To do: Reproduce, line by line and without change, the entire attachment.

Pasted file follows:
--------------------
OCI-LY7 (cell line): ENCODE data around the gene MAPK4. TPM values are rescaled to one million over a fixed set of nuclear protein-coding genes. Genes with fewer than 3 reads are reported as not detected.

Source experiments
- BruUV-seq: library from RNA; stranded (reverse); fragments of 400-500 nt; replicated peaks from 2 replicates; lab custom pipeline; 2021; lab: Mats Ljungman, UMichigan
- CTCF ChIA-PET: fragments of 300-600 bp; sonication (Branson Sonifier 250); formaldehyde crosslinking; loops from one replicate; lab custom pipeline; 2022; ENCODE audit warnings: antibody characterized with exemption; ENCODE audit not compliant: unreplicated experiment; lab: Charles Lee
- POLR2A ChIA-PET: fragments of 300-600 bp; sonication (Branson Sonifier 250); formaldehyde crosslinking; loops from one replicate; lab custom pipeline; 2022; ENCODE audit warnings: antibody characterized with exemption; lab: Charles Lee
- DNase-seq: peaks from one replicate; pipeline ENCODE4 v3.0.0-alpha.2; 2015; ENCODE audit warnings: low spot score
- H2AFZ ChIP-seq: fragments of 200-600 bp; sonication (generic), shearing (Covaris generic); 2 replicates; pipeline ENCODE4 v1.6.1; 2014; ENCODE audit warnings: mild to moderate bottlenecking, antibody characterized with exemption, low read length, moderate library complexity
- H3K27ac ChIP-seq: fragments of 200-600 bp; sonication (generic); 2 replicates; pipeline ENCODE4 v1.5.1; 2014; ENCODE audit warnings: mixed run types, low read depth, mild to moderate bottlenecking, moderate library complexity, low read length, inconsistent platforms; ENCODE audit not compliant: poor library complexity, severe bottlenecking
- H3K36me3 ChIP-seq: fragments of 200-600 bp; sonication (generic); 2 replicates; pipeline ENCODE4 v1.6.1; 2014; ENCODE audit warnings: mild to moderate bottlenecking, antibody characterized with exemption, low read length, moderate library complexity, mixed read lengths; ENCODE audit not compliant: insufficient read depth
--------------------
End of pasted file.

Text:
OCI-LY7 (cell line): ENCODE data around the gene MAPK4. TPM values are rescaled to one million over a fixed set of nuclear protein-coding genes. Genes with fewer than 3 reads are reported as not detected.

Source experiments
- BruUV-seq: library from RNA; stranded (reverse); fragments of 400-500 nt; replicated peaks from 2 replicates; lab custom pipeline; 2021; lab: Mats Ljungman, UMichigan
- CTCF ChIA-PET: fragments of 300-600 bp; sonication (Branson Sonifier 250); formaldehyde crosslinking; loops from one replicate; lab custom pipeline; 2022; ENCODE audit warnings: antibody characterized with exemption; ENCODE audit not compliant: unreplicated experiment; lab: Charles Lee
- POLR2A ChIA-PET: fragments of 300-600 bp; sonication (Branson Sonifier 250); formaldehyde crosslinking; loops from one replicate; lab custom pipeline; 2022; ENCODE audit warnings: antibody characterized with exemption; lab: Charles Lee
- DNase-seq: peaks from one replicate; pipeline ENCODE4 v3.0.0-alpha.2; 2015; ENCODE audit warnings: low spot score
- H2AFZ ChIP-seq: fragments of 200-600 bp; sonication (generic), shearing (Covaris generic); 2 replicates; pipeline ENCODE4 v1.6.1; 2014; ENCODE audit warnings: mild to moderate bottlenecking, antibody characterized with exemption, low read length, moderate library complexity
- H3K27ac ChIP-seq: fragments of 200-600 bp; sonication (generic); 2 replicates; pipeline ENCODE4 v1.5.1; 2014; ENCODE audit warnings: mixed run types, low read depth, mild to moderate bottlenecking, moderate library complexity, low read length, inconsistent platforms; ENCODE audit not compliant: poor library complexity, severe bottlenecking
- H3K36me3 ChIP-seq: fragments of 200-600 bp; sonication (generic); 2 replicates; pipeline ENCODE4 v1.6.1; 2014; ENCODE audit warnings: mild to moderate bottlenecking, antibody characterized with exemption, low read length, moderate library complexity, mixed read lengths; ENCODE audit not compliant: insufficient read depth